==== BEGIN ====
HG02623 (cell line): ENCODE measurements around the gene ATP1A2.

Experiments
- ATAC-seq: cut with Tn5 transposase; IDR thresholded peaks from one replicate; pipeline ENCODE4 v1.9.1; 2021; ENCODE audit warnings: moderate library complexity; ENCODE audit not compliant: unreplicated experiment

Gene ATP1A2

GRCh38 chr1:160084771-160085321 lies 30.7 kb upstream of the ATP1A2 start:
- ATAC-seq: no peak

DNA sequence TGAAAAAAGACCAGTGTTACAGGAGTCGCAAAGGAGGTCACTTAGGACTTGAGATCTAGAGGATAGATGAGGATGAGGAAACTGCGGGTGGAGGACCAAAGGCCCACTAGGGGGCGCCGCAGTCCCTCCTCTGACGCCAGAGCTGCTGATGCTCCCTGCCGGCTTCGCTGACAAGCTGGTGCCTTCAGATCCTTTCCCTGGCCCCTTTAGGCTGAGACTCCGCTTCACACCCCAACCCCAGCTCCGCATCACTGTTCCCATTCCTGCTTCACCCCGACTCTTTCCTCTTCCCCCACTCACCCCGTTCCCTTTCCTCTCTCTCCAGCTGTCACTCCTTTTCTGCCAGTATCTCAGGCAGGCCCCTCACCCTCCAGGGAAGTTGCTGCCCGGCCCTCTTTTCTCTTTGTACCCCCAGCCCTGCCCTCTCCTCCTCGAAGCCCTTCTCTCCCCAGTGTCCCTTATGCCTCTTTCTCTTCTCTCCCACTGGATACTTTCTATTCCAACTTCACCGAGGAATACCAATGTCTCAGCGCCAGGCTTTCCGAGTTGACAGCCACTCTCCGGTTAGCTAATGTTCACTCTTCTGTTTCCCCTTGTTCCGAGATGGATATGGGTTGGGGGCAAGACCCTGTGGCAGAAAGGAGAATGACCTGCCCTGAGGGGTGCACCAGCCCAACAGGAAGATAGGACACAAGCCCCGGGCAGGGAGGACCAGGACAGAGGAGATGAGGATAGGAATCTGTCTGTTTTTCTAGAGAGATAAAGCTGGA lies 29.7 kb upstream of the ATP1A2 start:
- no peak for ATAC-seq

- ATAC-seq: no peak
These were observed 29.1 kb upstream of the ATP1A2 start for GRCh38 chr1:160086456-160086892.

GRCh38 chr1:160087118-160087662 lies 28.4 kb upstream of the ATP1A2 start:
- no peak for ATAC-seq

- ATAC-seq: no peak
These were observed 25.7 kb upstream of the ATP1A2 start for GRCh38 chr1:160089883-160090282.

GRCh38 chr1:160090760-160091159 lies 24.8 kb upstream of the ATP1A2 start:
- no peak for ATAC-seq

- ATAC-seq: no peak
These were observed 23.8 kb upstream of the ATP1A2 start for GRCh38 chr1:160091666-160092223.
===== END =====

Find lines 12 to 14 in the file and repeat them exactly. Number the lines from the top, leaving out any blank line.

- no peak for ATAC-seq

- ATAC-seq: no peak
These were observed 25.7 kb upstream of the ATP1A2 start for GRCh38 chr1:160089883-160090282.